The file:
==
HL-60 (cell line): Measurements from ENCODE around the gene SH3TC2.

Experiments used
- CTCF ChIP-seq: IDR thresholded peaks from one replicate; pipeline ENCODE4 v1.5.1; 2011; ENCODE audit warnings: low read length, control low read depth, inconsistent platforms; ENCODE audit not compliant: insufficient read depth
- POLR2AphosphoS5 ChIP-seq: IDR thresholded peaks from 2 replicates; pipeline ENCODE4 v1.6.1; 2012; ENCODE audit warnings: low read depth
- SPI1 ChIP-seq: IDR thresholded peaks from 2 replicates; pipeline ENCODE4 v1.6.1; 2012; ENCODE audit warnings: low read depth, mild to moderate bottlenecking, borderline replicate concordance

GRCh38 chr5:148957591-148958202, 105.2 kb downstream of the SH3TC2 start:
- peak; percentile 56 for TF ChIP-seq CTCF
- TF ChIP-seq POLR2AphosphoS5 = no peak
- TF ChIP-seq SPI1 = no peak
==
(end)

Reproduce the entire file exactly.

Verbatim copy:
HL-60 (cell line): Measurements from ENCODE around the gene SH3TC2.

Experiments used
- CTCF ChIP-seq: IDR thresholded peaks from one replicate; pipeline ENCODE4 v1.5.1; 2011; ENCODE audit warnings: low read length, control low read depth, inconsistent platforms; ENCODE audit not compliant: insufficient read depth
- POLR2AphosphoS5 ChIP-seq: IDR thresholded peaks from 2 replicates; pipeline ENCODE4 v1.6.1; 2012; ENCODE audit warnings: low read depth
- SPI1 ChIP-seq: IDR thresholded peaks from 2 replicates; pipeline ENCODE4 v1.6.1; 2012; ENCODE audit warnings: low read depth, mild to moderate bottlenecking, borderline replicate concordance

GRCh38 chr5:148957591-148958202, 105.2 kb downstream of the SH3TC2 start:
- peak; percentile 56 for TF ChIP-seq CTCF
- TF ChIP-seq POLR2AphosphoS5 = no peak
- TF ChIP-seq SPI1 = no peak